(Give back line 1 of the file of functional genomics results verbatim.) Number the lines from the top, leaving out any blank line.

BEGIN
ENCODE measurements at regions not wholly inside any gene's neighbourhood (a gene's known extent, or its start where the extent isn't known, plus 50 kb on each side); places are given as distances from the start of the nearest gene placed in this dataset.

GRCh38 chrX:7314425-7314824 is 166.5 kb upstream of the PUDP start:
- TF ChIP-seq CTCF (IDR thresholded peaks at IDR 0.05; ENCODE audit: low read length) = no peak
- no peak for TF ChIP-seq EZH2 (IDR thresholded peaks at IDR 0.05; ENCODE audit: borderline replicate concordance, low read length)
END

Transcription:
ENCODE measurements at regions not wholly inside any gene's neighbourhood (a gene's known extent, or its start where the extent isn't known, plus 50 kb on each side); places are given as distances from the start of the nearest gene placed in this dataset.